Hair follicles grown in a lab? Yes, scientists have finally succeeded in growing hair follicles under laboratory conditions for the first time ever, renewing hope that the cure for baldness is around the corner.
The science and other stuff to know
The primary formation of hair follicles takes place in the embryo, but scientists had so far been unable to understand the epidermal-mesenchymal interaction (EMI), a series of programmed, sequential, and reciprocal communications that result in the differentiation of one or both cell populations, well enough to reproduce follicles in the lab.
Hair growth is a result of “reciprocal interactions between epidermal and mesenchymal [mesodermal] layers”, according to the latest study published in Science Advances. Applying the same principle, scientists took cells from embryonic mice and managed the production of hair follicle organoids that grew hair.
To replicate the growth of organoids, a research team led by Yokohama National University’s Tatsuto Kageyama reproduced the interaction between the two layers by playing with the spacing of interacting cells. They kept readjusting the spacing until the organoids achieved the right configuration to spur hair follicle growth.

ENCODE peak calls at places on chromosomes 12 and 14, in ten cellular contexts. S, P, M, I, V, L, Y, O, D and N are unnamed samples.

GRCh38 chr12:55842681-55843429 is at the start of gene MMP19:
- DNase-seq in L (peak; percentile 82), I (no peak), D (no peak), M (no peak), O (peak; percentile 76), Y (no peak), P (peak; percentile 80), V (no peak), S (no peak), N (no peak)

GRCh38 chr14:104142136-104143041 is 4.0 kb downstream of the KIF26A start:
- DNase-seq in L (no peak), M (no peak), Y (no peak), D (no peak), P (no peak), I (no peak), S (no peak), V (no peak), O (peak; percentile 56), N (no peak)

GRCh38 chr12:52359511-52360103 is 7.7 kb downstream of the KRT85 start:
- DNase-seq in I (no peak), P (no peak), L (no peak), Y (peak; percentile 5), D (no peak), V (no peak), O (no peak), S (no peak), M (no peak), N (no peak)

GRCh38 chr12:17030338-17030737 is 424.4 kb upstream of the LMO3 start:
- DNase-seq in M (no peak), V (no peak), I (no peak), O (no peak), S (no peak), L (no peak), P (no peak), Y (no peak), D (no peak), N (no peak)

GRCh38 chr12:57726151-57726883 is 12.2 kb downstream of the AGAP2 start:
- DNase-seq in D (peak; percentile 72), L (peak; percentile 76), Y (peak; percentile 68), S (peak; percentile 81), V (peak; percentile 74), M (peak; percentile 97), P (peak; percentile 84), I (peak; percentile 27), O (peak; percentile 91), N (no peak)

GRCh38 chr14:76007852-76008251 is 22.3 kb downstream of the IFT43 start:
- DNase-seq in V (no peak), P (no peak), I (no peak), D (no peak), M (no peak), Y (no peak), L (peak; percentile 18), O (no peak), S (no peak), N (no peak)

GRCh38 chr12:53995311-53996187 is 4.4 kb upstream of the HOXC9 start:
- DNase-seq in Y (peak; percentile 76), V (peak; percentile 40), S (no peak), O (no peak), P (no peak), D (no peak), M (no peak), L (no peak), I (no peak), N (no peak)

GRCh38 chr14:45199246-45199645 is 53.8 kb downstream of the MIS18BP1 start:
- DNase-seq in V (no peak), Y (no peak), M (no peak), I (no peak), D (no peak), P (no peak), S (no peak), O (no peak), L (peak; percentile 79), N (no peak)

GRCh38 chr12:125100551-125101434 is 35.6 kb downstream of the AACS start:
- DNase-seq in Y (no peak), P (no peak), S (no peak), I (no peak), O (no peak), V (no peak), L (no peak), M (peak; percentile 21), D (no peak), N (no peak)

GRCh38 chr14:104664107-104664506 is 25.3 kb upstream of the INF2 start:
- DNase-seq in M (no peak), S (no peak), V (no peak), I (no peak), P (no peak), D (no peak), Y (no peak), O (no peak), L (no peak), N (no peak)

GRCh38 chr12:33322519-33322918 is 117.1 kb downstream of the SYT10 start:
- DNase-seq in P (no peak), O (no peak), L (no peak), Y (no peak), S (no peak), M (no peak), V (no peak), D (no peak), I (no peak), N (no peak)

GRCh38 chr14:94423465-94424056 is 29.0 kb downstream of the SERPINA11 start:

“The key approach is to modulate spatial distributions of epithelial and mesenchymal cells in their spontaneous organization,” the researchers wrote in the study.
They said embryonic skin cells from rodents were used “because of their shorter period of hair generation, higher hair-inducing activity, and availability compared to cells of human origin”.
The study’s findings have been incredibly positive. According to the researchers, hair shafts sprouted in vitro with almost 100% efficiency and reached a length of around 3 mm in culture.
For centuries, leading scientists of the world have run from pillar to post to understand the reasons for baldness and look for its cure. With this new development, science may finally have found a way to replace falling hair with new ones, even if it still can’t find a way to curb the loss of naturally growing hair.
Kageyama said the results were useful for understanding EMIs and hair follicle regeneration, adding that the next study would replace rodent cells with human fetal/neonatal skin cells. However, they added that it would be extremely challenging to culture human hair follicles with current technology.
Still, the researchers said the rapid advancements in molecular biology techniques could soon provide a solution to that problem.
To those fighting rapid hair loss, we say, hold on!